OPINION OF THE JUSTICES of the Supreme Court in Response to Questions Propounded by the Governor of Delaware.
To His Excellency Elbert N. Carvel, Governor of Delaware:
Reference is made to your letter of September 19, 1961, addressed to the Chief Justice, requesting the opinion of the members of the Supreme Court upon certain questions involving the construction of the provisions of two articles of the Constitution of the State of Delaware. On November 17, 1961 we answered the question involving the construction of Article III, Section 18, of the Constitution, Del.C.Ann. This opinion constitutes our answer to the remaining two questions contained in your letter of September 19, 1961.
The questions remaining for answer concern the construction of Article II, Section 4, which, as amended on April 10, 1959, reads as follows:
[54 Del. 223] 'Section 4. The General Assembly shall meet on the first Tuesday of January, nineteen hundred and sixty-one, and on the same day in every second year thereafter, and on the first Tuesday in February, nineteen hundred and sixty-two, and on the same day in every second year thereafter, and at no other time, unless convened by the Governor. When the General Assembly shall be convened by the Governor, the
session shall not continue longer than thirty days.
'The General Assembly may continue its session so long as in its judgment the public interest may require, for a period not longer than ninety legislative days in odd years and thirty legislative days in even years. In any of said thirty legislative day sessions in even years, the General Assembly shall consider no bills other than (1) bills having to do with budgetary, revenue and financial matters, (2) legislation dealing with an acute emergency, and (3) legislation in the general public welfare.'
You have asked us the following questions involving the proper meaning of this particular constitutional provision:
1. 'Do the words 'final adjournment' as appearing in Article 3, Section 18 mean final adjournment of each of the annual meetings of the General Assembly now provided for by Article 2, Section 4, or is the phrase limited to the adjournment at the end of the meeting which commences in even number years?'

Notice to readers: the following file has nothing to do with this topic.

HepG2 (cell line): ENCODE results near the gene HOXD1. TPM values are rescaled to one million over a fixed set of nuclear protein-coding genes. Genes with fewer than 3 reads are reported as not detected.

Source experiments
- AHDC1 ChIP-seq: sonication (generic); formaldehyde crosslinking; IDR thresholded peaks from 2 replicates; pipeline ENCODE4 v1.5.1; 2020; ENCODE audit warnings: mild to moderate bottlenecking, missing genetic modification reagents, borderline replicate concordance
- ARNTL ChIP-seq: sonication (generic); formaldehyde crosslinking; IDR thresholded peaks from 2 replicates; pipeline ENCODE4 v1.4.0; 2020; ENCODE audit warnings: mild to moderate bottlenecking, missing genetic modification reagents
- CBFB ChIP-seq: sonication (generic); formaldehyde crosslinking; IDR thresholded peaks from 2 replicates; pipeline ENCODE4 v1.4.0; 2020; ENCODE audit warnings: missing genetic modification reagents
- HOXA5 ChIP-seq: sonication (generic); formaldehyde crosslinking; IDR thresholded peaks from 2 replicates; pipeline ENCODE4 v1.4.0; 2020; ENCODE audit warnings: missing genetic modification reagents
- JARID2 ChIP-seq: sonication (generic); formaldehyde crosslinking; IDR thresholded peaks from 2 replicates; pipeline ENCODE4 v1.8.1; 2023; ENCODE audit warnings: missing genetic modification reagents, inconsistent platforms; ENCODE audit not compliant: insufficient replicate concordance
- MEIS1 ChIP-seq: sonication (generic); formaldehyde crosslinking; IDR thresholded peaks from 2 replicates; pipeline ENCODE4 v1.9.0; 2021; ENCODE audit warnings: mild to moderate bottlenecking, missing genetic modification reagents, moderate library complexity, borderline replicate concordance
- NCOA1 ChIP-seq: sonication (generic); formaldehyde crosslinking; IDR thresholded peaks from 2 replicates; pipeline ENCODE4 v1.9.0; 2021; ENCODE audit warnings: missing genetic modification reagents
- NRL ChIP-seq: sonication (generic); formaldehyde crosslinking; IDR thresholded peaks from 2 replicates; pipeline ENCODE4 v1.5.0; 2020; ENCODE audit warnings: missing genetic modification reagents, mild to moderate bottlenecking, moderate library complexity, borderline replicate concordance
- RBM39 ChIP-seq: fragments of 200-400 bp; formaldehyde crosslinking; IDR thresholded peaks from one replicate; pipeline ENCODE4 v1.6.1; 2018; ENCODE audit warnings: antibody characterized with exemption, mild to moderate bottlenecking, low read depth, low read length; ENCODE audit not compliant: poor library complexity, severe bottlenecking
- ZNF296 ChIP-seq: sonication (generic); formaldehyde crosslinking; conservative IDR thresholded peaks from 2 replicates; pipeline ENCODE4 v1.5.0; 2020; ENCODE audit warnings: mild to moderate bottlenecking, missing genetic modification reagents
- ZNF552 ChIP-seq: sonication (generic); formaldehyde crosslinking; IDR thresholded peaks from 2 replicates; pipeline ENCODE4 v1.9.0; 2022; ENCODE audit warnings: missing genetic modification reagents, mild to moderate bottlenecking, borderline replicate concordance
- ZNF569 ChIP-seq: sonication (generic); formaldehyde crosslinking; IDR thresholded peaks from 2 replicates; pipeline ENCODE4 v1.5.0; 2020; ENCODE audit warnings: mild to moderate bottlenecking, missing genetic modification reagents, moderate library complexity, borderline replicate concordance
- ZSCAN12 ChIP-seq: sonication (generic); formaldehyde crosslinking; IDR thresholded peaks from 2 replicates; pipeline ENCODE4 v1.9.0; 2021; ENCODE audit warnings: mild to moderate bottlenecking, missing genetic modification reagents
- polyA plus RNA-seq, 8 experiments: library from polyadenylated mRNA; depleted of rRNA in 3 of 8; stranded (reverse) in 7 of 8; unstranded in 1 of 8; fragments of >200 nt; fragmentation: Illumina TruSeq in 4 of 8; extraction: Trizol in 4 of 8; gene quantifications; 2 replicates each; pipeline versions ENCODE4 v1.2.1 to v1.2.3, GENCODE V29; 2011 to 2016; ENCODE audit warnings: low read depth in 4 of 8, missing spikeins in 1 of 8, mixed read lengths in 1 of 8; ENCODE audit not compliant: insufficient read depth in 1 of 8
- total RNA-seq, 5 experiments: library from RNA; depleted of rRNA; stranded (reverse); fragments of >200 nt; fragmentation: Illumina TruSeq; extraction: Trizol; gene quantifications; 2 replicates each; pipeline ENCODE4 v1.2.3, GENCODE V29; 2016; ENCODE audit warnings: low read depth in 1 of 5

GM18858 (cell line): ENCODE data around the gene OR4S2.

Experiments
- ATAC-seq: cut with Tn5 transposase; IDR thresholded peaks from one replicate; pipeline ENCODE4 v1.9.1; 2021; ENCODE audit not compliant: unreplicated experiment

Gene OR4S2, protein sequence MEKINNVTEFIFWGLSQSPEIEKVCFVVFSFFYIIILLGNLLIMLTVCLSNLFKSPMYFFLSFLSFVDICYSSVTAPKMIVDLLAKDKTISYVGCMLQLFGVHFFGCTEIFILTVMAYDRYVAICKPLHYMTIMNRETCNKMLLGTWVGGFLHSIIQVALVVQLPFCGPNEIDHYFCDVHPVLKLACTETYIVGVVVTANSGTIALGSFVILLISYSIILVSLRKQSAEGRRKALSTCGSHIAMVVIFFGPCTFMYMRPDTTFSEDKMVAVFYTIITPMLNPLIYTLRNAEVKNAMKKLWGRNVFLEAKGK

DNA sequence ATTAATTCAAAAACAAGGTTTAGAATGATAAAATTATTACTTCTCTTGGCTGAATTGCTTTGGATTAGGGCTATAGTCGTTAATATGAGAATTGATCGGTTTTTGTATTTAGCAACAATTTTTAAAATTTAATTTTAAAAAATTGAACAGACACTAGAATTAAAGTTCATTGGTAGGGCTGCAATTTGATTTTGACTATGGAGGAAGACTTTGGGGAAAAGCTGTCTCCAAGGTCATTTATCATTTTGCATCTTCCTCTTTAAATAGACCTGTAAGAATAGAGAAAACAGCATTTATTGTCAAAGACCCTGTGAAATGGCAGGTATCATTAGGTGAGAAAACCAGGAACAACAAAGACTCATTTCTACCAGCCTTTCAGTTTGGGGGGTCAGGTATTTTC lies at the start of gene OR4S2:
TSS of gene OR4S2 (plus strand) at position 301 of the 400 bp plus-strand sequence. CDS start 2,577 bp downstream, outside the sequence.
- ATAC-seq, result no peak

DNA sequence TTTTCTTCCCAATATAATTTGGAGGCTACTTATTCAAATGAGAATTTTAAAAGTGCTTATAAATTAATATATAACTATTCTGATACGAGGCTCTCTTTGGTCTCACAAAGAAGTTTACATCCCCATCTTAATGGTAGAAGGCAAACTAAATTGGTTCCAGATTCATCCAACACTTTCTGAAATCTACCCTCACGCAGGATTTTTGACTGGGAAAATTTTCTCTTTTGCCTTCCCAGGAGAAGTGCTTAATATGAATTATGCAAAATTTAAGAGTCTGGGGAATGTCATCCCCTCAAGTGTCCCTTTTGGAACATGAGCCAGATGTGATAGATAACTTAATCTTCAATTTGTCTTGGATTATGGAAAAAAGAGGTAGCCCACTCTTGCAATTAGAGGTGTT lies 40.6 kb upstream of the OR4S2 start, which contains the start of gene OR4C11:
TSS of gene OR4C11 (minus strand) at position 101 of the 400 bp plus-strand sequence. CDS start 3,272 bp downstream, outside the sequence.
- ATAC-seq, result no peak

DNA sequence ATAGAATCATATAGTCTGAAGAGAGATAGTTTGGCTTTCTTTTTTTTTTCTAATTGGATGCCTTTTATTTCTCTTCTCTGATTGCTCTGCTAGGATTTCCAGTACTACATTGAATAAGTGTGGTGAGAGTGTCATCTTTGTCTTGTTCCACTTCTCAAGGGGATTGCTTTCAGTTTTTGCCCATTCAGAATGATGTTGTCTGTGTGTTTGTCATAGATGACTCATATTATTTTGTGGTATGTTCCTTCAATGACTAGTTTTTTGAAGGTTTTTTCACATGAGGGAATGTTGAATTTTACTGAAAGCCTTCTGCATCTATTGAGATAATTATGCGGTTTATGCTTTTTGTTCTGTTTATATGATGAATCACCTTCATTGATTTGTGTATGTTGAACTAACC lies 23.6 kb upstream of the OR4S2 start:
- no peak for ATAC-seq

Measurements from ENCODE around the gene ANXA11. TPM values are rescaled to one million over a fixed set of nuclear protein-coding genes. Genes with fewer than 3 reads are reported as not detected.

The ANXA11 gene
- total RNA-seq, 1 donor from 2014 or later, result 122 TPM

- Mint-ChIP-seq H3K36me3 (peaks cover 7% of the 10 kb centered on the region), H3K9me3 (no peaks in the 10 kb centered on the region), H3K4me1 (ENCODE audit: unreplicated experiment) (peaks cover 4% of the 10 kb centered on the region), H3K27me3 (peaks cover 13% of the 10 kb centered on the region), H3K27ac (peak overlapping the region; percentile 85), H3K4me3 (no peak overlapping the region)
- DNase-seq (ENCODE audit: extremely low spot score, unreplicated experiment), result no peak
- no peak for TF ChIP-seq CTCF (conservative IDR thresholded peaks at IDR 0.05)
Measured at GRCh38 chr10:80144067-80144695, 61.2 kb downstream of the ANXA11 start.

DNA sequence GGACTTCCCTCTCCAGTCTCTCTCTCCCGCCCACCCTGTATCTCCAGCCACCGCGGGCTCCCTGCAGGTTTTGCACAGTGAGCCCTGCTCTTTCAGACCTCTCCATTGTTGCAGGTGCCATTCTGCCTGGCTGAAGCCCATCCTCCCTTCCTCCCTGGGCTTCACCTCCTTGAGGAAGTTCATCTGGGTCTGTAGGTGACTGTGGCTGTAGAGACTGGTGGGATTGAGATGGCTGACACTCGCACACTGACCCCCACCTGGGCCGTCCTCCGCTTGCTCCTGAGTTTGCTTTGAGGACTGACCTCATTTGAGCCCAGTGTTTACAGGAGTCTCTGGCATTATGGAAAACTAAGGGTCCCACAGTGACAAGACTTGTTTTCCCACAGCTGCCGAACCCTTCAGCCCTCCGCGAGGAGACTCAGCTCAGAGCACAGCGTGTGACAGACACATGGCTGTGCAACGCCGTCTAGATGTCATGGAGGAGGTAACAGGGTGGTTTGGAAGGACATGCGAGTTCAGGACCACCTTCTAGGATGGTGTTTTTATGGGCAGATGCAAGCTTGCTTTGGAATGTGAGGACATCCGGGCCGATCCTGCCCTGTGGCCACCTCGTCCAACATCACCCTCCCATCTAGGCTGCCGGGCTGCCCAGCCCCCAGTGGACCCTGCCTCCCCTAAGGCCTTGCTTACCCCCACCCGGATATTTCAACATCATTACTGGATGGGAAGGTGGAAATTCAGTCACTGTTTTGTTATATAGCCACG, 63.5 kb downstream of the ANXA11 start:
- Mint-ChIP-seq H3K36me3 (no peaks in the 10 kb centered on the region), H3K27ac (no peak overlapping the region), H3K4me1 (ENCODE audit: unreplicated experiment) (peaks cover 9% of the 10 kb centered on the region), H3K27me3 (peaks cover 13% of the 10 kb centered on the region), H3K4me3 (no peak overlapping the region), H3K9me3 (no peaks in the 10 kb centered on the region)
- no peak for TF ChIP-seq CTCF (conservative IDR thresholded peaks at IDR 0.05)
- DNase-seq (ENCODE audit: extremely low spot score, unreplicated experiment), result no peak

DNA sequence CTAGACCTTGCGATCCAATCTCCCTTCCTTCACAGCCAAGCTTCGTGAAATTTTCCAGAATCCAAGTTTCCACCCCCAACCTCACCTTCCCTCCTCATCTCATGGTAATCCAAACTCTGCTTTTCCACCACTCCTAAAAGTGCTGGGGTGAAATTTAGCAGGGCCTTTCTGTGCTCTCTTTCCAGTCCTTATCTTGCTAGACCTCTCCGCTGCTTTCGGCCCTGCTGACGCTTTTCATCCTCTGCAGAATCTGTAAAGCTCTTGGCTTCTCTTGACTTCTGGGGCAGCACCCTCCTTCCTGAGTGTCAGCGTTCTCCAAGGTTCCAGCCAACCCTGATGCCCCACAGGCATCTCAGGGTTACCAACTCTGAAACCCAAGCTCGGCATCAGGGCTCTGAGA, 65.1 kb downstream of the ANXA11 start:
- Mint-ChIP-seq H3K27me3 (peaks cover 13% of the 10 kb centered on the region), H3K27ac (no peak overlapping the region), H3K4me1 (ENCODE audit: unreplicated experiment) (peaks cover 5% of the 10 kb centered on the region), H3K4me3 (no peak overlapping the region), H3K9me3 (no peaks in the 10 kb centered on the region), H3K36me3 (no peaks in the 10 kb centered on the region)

2. 'Are bills introduced during the meeting of the General Assembly which commenced on the first Tuesday in January of 1961 automatically carried over to the meeting which will commence on the first Tuesday in February of 1962, or will it be necessary for the General Assembly to reintroduce bills and resolutions in February of 1962 which were not passed prior to that date?'
[54 Del. 224] We will give our answers to the quoted questions in the order in which they are set forth.
Question No. 1
By Article II, Section 1, the Constitution of this State provides that the legislative power shall be vested 'in a General Assembly' consisting of a Senate and a House of Representatives. By Article II, Section 2, it is provided that the House shall be composed of thirty-five members chosen for terms of two years, and that the Senate shall be composed of seventeen members chosen for terms of four years. By reason of Section 3 of the schedule appended to the Constitution, seven Senators are elected for four year terms in the years of presidential elections, and ten Senators are elected for four year terms in the years of non-presidential elections. The members of the House are elected for two year terms at each biennial election. By reason of Section 4 of the Constitutional schedule the terms of both Senators and members of the House begin 'on the day next after their election'.
It is thus apparent that by reason of Article II, Sections 1 and 2, one General Assembly is created with a life of two years, and that every two years a new General Assembly is created which in turn has a life of two years.
The original Constitution of 1897, by Article II, Section 4, required each General Assembly to meet biennially on the first Tuesday in January in regular session, and in such special ...